Deftly avoiding the problem of the Robinson Crusoe tale that bogs down in repetitious behavior, Weir uses Watney’s proactive nature and determination to survive to keep the story escalating to a riveting conclusion.
I cannot think of anyone who does not have an introvert streak to some degree, so Ms. Cain's rich, intelligent book will probably have broad appeal.
Writing in plain, clear prose, Skloot avoids melodrama and makes no judgments.
I would recommend The Help for a book club or reading group. The style is interesting and while a bit difficult at the beginning, once you understand the technique the story evolves and takes you to that time and place in history.
The presentation is easy to read and the contents are written well. This book will appear to a large constituency in academe, government and in private industry.
Real life is seldom as neat as it appears in a Malcolm Gladwell book.
The book works as a superficial read, and as something more ponderous.
Transference. Transcendence. Hawk is a true story riven with magic. It is poetry and it is wisdom. Strange, ethereal, pulsing, alive. Fierce and feral, too.
He offers fascinating and accessible explorations into the workings of the brain. . .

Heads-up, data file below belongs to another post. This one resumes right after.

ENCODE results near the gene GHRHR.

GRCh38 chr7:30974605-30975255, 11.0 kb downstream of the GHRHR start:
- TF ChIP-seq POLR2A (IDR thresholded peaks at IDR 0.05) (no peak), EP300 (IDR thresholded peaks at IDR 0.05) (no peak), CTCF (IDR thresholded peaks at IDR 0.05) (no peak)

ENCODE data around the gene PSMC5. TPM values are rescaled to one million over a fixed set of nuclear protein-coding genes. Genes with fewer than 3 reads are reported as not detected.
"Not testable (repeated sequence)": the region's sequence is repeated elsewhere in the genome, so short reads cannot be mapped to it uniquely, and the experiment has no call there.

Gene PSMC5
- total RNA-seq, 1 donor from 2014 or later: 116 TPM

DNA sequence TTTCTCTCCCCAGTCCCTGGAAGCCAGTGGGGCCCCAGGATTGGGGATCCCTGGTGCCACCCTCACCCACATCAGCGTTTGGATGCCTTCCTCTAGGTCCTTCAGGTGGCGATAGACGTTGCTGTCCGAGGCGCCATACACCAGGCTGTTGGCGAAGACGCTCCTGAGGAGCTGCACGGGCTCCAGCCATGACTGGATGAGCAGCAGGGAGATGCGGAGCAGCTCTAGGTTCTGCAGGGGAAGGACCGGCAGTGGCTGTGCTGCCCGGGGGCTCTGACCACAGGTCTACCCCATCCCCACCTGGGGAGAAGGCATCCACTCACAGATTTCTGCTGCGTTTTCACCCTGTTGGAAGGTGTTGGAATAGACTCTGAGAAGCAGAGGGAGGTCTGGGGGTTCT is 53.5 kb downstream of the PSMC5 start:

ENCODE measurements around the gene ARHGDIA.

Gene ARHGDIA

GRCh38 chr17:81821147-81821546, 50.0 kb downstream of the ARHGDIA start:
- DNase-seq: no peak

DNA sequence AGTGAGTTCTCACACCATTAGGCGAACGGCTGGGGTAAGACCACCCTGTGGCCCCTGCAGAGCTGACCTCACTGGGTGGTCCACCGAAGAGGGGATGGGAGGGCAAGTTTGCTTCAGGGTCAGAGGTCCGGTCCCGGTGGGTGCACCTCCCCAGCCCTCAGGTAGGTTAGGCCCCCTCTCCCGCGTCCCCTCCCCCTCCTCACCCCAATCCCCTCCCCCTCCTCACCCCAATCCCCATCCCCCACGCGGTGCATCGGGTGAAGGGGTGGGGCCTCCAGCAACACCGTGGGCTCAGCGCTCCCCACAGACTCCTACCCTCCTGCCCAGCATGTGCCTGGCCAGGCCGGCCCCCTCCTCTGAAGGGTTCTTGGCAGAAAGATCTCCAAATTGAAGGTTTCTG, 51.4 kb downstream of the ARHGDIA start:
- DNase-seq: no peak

Striking research showing the immense complexity of ordinary thought and revealing the identities of the gatekeepers in our minds.
This is the strength of Chbosky’s writing. He crafts Charlie’s voice in a way that defies context. Charlie is inside every lonely teenager and every adult remembers him fondly. The Perks of Being a Wallflower is a gift...
The protagonists, Mariam and Laila, are such inspirational women that you aspire to have the same toughness of spirit as they do, and to stand up for oppressed women around the world...in my opinion, this is Hosseini's best work, outshining even the highly acclaimed The Kite Runner.
Even though it is clear from the outset she recovered, Brain on Fire reads like a frantic medical mystery, leaving the reader needing to know what happens next.
Larson lets his parallel narratives exist side by side, seldom directly commenting on their connections, and The Devil In The White City is all the more powerful for it
Gawande identifies no perfect solutions to the problems inherent in bodily decline. He is just asking us to commit ourselves to creating better options and making choices with the goal of a purposeful life in mind.
Mr. McCullough presents all this with dignified panache, and with detail so granular you may wonder how it was all collected.
Just be aware that much of what you are reading is not driven by the data, but rather by an effort to be dazzling.
New Yorker staff writer Kolbert (Field Notes from a Catastrophe) accomplishes an amazing feat in her latest book, which superbly blends the depressing facts associated with rampant species extinctions and impending ecosystem collapse with stellar writing...
It was Rebecca that made me realize I didn't wish my life were more like a Gothic novel.
Comparisons to The Little Prince are appropriate; this is a sweetly exotic tale for young and old alike.